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support and promote the development of the NHS international fellowship scheme at home and abroad, including assisting in the recruitment and selection of fellows;
work closely with the Department, the NHS, medical royal colleges and other stakeholders to enable fellows to make a valuable contribution to patient care and to get the best out of their clinical practice experience in the UK.
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Ruth Kelly: In the case of Inland Revenue and HM Customs and Excise, the Departments have never insured their own properties. Following the transfer of departmental properties under STEPS, the PFI contractor (Mapeley) is required to insure them as part of PFI risk transfer. The cost of insurance is subsumed within the overall facility price payable under the STEPS contract.
In the case of the Treasury, the issue of buildings insurance only arises in the case of Allington Towers, for which HMT pay insurance under the terms of their lease. The cost covering the period November 2000 to October 2001 was £14,980; for November 2001 to October 2002 it is £17,342.
Mr. Laws: To ask the Chancellor of the Exchequer (1) how the Government are meeting their commitment to report regularly on the progress made in delivering the targets for public service improvement as set out in Cm 4011; and if he will make a statement; 
Mr. Boateng: Departments publish performance against their public service agreement targets in their departmental reports and, from this year, in autumn performance reports. Annex A2 on page 67 of HM Treasury's departmental report included an overall analysis of performance against the 1998 targets.
Mr. Boswell: To ask the Chancellor of the Exchequer what responsibilities (a) his Department, (b) the Contributions Agency and (c) the Department for Work and Pensions have for ensuring collection and prompt payment by employers of national insurance contributions, including those with contracted in pension schemes; and if he will make a statement on efforts being made to ensure compliance by employers. 
Dawn Primarolo: The functions of the Contributions Agency were transferred to the Inland Revenue from 6 April 1999. The Contributions Agency ceased to exist at that point and the Department for Work and Pensions no longer have any responsibility in relation to the collection of national insurance contributions.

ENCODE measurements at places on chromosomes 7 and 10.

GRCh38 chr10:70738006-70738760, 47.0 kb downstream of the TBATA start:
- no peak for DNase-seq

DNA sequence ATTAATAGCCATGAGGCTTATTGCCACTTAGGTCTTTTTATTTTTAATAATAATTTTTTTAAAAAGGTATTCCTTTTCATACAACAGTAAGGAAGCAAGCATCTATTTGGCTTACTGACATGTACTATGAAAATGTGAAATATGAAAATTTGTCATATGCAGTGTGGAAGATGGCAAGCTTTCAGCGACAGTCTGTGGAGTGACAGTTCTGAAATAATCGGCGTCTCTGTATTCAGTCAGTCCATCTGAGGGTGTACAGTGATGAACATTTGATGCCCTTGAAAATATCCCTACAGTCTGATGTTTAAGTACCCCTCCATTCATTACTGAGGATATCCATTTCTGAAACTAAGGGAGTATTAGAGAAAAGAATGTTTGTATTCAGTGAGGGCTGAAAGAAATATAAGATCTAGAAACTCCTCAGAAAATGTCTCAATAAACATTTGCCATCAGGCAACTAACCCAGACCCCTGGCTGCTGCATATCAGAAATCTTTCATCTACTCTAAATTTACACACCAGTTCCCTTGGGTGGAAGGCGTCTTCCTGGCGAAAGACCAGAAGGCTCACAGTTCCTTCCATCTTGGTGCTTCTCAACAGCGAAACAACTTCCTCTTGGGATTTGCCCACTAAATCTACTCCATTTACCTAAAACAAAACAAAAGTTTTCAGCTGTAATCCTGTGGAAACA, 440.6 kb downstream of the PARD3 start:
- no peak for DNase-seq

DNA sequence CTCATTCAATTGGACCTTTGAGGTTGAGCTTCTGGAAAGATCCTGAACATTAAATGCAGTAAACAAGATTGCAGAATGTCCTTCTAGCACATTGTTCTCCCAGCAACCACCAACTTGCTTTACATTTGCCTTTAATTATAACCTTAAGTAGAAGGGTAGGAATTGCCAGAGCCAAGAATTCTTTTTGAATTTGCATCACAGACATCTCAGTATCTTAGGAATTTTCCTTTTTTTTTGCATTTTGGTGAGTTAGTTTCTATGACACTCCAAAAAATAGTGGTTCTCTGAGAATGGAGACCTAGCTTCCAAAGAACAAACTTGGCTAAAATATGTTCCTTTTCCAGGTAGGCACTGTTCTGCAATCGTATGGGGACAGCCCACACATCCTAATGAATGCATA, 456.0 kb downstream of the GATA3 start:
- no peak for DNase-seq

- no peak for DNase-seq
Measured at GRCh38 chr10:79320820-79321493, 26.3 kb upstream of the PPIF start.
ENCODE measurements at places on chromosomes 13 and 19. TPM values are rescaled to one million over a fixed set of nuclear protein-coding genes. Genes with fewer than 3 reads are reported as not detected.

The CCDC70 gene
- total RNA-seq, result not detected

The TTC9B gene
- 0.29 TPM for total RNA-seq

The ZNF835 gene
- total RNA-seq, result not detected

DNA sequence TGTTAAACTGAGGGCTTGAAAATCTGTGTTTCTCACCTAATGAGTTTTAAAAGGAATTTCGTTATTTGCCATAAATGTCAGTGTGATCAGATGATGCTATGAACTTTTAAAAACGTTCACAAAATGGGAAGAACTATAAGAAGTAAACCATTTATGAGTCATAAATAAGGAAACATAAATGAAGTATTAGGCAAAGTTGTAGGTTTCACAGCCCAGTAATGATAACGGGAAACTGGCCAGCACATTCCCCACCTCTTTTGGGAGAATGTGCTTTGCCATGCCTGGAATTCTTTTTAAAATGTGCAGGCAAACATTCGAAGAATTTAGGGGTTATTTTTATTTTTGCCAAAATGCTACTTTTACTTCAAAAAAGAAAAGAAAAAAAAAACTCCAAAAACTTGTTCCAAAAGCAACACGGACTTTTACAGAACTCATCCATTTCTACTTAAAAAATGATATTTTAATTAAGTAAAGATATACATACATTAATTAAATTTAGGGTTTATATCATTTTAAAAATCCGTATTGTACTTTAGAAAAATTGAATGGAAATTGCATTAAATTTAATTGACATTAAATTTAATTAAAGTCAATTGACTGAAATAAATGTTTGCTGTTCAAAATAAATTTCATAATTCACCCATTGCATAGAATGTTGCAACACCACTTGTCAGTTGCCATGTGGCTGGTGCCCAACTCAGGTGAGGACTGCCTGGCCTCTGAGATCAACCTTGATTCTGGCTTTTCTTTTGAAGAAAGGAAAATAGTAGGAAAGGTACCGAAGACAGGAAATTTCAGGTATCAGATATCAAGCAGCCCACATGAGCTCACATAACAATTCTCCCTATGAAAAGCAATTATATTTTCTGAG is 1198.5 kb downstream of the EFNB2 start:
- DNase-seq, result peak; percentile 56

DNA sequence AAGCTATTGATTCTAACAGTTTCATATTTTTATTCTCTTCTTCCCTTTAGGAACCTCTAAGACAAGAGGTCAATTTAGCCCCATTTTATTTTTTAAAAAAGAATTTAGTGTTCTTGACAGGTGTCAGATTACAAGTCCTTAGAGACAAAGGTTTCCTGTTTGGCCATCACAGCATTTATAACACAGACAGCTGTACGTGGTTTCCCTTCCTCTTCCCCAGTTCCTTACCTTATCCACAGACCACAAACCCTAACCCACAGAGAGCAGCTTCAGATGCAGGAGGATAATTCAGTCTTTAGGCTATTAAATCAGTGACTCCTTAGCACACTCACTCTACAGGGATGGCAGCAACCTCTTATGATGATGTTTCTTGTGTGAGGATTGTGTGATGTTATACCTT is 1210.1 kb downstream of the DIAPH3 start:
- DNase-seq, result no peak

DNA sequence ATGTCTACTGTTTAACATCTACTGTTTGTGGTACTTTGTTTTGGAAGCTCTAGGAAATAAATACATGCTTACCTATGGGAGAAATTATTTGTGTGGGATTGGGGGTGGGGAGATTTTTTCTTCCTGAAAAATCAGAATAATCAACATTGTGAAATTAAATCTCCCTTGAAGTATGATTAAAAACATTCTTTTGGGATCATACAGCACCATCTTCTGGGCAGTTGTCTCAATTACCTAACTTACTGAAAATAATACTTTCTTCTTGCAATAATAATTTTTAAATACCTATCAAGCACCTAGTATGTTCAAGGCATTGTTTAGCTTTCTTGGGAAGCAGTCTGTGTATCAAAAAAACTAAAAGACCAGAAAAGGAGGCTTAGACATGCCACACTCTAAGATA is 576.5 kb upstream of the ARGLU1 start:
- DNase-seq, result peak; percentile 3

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Employers pay over national insurance contributions either monthly or quarterly to the Inland Revenue. The Board of Inland Revenue's Annual Report shows that, in the tax year 200001, on average 89.7 per cent. of employers paid within a week of the due date.
Where payment is delayed the Inland Revenue take a series of steps to collect that payment. This will begin with a simple phone call and, if the employer still fails to pay, may result in recovery action being taken either by means of distraint or by action in the courts.
The Inland Revenue also act to ensure that all employers comply with their obligations. Employers are subject to regular inspections of their records by Inland Revenue officers. During the year 200102 the Inland Revenue carried out over 43,000 of these Employer Compliance Reviews and identified over £257 million of unpaid tax and national insurance contributions.
Dr. Tonge: To ask the Chancellor of the Exchequer how many people attended the Financing for Development conference in Monterrey in March from (a) his Department and (b) other UK Government Departments; and what the total cost of the visit was. 
The Monterrey Conference was attended by eight peopleincluding myselffrom DFID and 21 people from other UK Government Departments. Not all invoices have yet been received, but the total cost of the visit will be in the region of £150,000.